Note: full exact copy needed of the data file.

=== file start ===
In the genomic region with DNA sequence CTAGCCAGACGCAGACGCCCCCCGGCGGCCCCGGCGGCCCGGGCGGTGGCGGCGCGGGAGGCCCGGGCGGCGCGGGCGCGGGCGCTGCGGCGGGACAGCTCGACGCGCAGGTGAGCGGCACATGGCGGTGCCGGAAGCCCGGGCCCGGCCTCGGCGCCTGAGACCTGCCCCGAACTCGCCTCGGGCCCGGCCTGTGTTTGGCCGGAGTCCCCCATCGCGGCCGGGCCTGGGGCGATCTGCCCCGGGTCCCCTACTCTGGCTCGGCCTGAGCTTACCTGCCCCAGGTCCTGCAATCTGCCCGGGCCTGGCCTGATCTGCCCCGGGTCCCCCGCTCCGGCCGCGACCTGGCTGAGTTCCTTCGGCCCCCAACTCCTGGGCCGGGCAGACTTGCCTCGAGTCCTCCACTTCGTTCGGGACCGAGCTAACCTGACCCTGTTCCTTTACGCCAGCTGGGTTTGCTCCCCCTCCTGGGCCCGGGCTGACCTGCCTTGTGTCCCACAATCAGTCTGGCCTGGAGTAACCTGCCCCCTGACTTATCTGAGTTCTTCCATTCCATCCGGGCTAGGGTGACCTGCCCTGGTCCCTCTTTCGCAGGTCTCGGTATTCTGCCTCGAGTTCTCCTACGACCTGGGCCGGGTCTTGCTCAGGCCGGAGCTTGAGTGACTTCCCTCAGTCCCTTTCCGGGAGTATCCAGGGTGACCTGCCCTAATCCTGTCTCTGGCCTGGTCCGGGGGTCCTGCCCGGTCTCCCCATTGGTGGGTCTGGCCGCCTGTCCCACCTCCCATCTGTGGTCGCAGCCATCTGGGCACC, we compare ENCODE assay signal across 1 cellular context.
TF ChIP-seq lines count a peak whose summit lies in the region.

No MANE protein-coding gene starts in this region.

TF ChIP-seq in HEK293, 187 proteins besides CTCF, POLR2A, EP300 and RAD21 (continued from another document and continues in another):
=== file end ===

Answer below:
In the genomic region with DNA sequence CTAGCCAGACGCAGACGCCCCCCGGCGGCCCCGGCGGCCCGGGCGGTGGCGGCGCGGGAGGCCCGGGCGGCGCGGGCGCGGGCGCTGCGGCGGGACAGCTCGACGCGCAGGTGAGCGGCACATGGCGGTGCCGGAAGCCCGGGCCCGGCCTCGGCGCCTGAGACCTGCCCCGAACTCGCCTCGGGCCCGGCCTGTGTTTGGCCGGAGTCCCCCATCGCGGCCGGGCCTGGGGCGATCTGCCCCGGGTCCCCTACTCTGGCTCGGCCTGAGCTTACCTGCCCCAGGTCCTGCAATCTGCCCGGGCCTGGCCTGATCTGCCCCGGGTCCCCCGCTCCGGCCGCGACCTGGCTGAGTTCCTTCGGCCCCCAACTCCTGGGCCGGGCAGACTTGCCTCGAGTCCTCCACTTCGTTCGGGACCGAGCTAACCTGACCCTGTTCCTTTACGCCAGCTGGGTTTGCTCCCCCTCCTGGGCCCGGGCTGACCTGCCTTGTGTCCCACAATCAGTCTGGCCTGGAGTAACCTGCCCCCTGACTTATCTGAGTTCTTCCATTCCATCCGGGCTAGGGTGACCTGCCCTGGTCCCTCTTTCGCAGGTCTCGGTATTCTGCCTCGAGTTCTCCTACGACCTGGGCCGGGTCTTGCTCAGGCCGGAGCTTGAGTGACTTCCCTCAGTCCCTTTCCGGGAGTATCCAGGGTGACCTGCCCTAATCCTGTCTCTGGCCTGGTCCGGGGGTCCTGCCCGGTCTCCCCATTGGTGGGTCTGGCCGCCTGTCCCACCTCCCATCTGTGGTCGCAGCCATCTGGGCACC, we compare ENCODE assay signal across 1 cellular context.
TF ChIP-seq lines count a peak whose summit lies in the region.

No MANE protein-coding gene starts in this region.

TF ChIP-seq in HEK293, 187 proteins besides CTCF, POLR2A, EP300 and RAD21 (continued from another document and continues in another):